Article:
As the new me, the real me, I go to bed when I’m ready for it, and I get up when getting up seems the right thing to do.

What am I “supposed” to be doing with my life? Writing, amongst other things, this dumbass blog. Go ahead, ask why. … Wh–?  I can’t believe y– … Because, apart from generally having a laugh, everything other than juggling words is a waste time. Writing “makes the pain go away.” 

And the fact that I get paid dirt* for writing (slightly earthier dirt for editing), doesn’t distinguish it from working for ‘the Man’, so in terms of employment, this is as real as my life is going to get.

(*Unless it’s pro bono, like this blog.)

Sounds like a privileged life, you say? Damn right! And I know how to appreciate it. My parents have devoted their lives to making my life as headache-free as possible. They’ve done a smashing job, and I’m not going to muck up their tremendous achievement by letting my life dissolve into a litany of anxieties, petty or otherwise.

Kurt Vonnegut, (whom I must read some day), wisely observed,

“We’re here on Earth to fart around, and don’t let anyone tell you different.”

Some other famous writer nailed my sentiments spot on when she said,

“Writing is the only thing that, when I’m doing it, I don’t feel I should be doing something else.” Ah, it was Gloria Steinham. (Thank you, internet. You’re so clever.)

As I began this year, embracing my bohemian self, I started my New Year head-shave but the clipper puttered to a stop and I couldn’t find the charger. Nothing left but the not-quite-bald spot on top. I have since found the charger, but I think I’ll keep my new hairstyle (which I call a “nohawk”).

I’ve been told it makes me look insane; I think it suits me.

If they didn’t laugh at it, it wouldn’t be the Way. ~ Laotzu, Tao Te Ching

Maybe tomorrow I’ll wanna settle down.

Nohawk, Lowhawk or D'oh!hawk?

Lowhawk or D’oh!hawk?


Filed under beginnings, Optimism & Inspiration, writing

Sete de Setembro, Brazilian Independence Day, de Novo!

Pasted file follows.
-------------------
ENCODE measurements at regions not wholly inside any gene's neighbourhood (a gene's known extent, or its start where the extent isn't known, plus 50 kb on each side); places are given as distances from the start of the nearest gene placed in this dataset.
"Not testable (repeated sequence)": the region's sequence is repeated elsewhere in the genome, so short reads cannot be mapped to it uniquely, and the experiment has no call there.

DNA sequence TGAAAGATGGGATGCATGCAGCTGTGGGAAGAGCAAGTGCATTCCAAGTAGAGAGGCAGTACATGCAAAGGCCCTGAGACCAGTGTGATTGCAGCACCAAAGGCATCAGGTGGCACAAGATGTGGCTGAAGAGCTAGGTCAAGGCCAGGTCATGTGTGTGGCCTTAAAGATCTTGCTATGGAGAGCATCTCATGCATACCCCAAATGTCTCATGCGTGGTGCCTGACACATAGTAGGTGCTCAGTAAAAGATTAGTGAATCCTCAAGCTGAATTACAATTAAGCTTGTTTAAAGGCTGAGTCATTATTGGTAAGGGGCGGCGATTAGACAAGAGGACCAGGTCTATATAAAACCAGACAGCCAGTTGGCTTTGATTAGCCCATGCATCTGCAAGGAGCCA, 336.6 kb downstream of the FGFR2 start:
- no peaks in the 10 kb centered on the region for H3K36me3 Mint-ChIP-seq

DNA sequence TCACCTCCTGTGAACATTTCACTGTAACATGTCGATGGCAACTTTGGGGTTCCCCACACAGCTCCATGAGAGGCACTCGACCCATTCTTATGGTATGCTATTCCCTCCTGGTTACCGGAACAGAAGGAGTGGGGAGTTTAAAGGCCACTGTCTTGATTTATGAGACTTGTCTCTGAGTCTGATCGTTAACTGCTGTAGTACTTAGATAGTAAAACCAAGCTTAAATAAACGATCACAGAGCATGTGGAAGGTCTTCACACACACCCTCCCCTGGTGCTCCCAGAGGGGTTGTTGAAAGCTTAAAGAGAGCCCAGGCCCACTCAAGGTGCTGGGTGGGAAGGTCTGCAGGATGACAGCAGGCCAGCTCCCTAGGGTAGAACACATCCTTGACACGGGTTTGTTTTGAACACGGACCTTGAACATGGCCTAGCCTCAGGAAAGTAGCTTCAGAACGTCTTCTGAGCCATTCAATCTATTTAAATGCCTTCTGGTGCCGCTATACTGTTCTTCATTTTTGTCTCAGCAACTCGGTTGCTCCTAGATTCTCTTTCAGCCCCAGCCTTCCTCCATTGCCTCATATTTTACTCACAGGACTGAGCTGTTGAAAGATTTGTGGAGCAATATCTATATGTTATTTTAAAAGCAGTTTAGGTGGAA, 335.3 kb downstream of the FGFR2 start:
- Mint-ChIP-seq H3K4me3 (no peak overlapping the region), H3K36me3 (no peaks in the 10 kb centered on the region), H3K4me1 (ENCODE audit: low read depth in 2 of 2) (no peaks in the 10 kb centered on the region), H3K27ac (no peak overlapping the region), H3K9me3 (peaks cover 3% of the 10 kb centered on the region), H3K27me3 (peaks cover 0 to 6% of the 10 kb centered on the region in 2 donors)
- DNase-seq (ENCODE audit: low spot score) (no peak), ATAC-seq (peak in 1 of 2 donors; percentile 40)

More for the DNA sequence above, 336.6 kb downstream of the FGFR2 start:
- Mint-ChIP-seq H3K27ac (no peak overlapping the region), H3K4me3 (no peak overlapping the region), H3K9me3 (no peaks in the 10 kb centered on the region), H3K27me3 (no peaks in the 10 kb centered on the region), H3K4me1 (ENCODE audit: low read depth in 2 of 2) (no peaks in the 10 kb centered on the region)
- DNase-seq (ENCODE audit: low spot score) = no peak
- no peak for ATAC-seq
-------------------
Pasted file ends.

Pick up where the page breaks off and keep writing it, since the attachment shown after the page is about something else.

Por alguma razão, de todos os tópicos que eu escrevo sobre neste blog, o post que é lido com mais freqüência é esse (que eu escrevi há um ano) sobre o sete de setembro.

Feliz Dia da Independência, Brasil!

For some reason, of all the things I’ve written about on this blog, the post that gets read the most is this one I posted one year ago about the 7th of September.

Happy Independence Day, Brazil!

Antes de mais, quero agradecer ao gente incrivelmente generosa do Brasil. Em 2007 eu passei um mês visitando em Porto Alegre, São Paulo e Rio de Janeiro, com quase nenhum dinheiro, mas nenhuma falta de alimentar, segurança e boa companhia.

Eu sinto falta de vocês e tenho saudades do Brasil.



Brazil flag map


Sete de Setembro

On September 7th, 1822, Brazil declared independence from Portugal. On this day, Sete de Setembro, Brazil celebrates her Dia da Independência. Here’s how that got started.

When Napoleon Bonaparte invaded Portugal in 1807, Portuguese royalty transferred their office from Lisbon to Rio de Janeiro, which was at that time capital of Colonial Brazil. Suddenly, Brazil was more than just a colony. It was now part of “the United Kingdom of Portugal, Brazil and the Algarves”.

The royal family went back to Portugal in 1820 and the following year told Brazil she was back to being a colony. Brazil said, “não, obrigado.” Then Portugal started to get all bossy, but Princess Maria Leopoldina, acting as Princess Regent of Brazil, sent a letter telling her husband Prince Pedro to declare Brazil’s independence. He did, thereby ending more than three centuries of Portugal’s control over Brazil. (No hard feelings, right?)